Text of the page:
Paul Simms, a quiet, respectable attorney living with his wife and two daughters has his life turned upside down when his eldest daughter's new husband, Howie, takes up residence in the ... See full summary »
Frances "Gidget" Lawrence lives with her widowed college professor father in Southern California. Anne is her older sister who is married to John Cooper, an obtuse but lovable psychology ... See full summary »
"World Securities", an international high-tech private investigation company, employs field operatives who are aided by implanted audio receivers and who carry tiny cameras and telemetry ... See full summary »
Sandy Stockton was a very sweet and slightly naive young woman from downstate Illinois who was experiencing big city life for the first time as a student at the University of California at ... See full summary »
The third and final format of the series aired as a summer replacement series in the summer of 1974. Paul Lynde and Cleavon Little were retained from the second season while all the supporting characters were dropped. Alice Ghostley, who had made a guest appearance in the first season, became a series regular as the hospital's head nurse who was also Paul Lynde's sister. Playing other nurses were Barbara Rucker and Nancy Fox, the latter returning from the original cast. William Asher was also brought back as producer. See more »
Dr. Paul Mercy:
[Hearing that Dr. Nolan's mother wants to be cryogenically frozen]
You mean you want to turn her into a Fudgesicle?
See more »
Season One was out of this world. Our nation was in a dark, cynical mood in the early 70s. Our government had lied to us about Vietnam, gas was costing way more that it had, and racism was a huge issue. In this dark world Temperature's Rising exploded like a breath of fresh air. Cleavon Little owned this show with a perfectly supporting cast. He was a high-energy comedian portraying a very effective doctor who also loved fun in the workplace. With three gorgeous nurses, each with their own brand of comedy, and James Whitmore, a sterling straight-man, the comedy writers had plenty of horsepower and this show was LOL every episode. One of the earliest funny racist jokes was told by Cleavon Little, with a "flesh colored" band aid on his hand, he faked outrage and, like a doctor, commanded the nurse "and get some FLESH colored band aids!". LOL.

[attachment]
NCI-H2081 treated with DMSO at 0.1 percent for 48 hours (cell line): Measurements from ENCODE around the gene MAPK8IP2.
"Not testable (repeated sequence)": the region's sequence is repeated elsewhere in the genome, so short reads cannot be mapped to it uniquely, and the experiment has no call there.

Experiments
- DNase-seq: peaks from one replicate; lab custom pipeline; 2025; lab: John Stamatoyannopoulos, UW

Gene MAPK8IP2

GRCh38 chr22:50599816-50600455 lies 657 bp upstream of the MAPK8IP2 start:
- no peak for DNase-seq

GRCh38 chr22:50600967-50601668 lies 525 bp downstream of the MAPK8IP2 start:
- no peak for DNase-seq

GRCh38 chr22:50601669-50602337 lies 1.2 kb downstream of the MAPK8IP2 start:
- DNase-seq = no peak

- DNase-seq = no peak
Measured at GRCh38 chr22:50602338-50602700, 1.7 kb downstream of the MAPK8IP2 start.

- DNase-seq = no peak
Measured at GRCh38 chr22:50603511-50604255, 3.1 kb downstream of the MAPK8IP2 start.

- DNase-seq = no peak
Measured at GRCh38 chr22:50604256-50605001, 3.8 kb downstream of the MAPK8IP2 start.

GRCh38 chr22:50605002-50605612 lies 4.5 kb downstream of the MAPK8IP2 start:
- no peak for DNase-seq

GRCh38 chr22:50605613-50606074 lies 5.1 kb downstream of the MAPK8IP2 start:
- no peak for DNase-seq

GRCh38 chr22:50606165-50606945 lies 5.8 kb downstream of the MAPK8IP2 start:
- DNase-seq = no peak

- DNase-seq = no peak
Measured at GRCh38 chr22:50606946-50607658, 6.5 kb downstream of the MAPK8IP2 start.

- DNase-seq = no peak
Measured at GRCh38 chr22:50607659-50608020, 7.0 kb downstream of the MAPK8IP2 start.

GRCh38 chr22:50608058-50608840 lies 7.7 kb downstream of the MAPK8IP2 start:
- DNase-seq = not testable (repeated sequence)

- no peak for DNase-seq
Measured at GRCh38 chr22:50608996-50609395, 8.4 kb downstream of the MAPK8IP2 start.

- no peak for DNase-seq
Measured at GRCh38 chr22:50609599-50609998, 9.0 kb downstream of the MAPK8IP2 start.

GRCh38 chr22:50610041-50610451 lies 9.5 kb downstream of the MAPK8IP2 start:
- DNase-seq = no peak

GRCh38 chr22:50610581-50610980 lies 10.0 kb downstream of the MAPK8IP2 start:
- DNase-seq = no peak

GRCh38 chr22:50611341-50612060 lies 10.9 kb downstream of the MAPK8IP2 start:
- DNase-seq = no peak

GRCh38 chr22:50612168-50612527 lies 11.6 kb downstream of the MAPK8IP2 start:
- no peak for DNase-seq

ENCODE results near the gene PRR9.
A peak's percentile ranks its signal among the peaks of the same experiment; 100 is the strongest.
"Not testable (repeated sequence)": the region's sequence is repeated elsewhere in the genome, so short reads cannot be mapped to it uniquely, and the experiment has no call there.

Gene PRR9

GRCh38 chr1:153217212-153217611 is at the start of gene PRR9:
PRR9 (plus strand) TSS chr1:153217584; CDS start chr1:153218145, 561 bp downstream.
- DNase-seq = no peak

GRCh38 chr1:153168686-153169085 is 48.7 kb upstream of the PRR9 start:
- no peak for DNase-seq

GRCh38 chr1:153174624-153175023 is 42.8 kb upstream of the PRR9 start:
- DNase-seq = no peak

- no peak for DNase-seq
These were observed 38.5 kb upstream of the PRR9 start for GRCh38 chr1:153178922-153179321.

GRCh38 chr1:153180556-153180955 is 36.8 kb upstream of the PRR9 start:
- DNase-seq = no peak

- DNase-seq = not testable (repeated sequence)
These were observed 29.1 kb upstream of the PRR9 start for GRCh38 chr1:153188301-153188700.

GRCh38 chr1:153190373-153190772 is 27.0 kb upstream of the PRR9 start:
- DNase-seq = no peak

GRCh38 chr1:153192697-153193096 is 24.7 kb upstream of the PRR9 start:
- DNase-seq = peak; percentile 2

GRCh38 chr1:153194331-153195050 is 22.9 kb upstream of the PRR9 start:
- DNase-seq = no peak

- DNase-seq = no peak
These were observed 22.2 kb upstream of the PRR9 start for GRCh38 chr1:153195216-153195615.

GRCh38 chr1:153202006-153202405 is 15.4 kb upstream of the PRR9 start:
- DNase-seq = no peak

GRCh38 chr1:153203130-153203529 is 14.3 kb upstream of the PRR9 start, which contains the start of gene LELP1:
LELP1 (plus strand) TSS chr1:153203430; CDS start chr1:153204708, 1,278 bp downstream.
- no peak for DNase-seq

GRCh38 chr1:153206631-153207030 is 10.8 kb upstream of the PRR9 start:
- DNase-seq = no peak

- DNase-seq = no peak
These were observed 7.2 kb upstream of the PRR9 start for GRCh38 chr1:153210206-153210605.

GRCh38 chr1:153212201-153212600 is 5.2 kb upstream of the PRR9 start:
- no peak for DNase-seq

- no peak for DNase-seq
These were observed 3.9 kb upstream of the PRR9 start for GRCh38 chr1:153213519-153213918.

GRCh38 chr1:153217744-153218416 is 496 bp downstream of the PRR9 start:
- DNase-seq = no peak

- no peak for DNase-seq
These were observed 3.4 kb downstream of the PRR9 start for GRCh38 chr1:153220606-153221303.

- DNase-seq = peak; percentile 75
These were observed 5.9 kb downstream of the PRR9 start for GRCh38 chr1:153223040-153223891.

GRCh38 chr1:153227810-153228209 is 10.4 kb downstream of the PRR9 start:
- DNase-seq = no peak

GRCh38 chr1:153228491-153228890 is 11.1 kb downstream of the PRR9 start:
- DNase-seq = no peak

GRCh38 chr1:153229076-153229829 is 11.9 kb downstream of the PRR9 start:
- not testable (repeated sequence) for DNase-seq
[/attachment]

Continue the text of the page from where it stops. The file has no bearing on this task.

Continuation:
Season Two totally reeked. Funny Man Paul Lynde was in, James Whitmore was out, and the show's chemistry totally changed: only Mr Lynde was given funny lines, the nurses' lines were straight man, and Cleavon Little had like two lines the whole season, both serious. So whereas before comedy was coming from all directions with different styles, now the show became long setups for which Paul Lynde was to make funny observations. Yawn.
Paul Lynde's brand of comedy was to cynically speak a line while wiggling his head. His characters were great guest stars, when the cast could set up the jokes for his cynical comments. His characters HAD to follow Jeannie and Tony or Samantha and Darren, watch them put all the energy and comedy into a scenario, and then make his comment. Haha. His cynical-commenting character could not provide the energy to carry a show.
Too bad the original version of the show was never given the run it deserved. Season One deserves ten stars, it was as good as Scrubs. Season Two deserves zero stars, thanks to whatever genius changed (ruined) the show. Therefore I give five stars.
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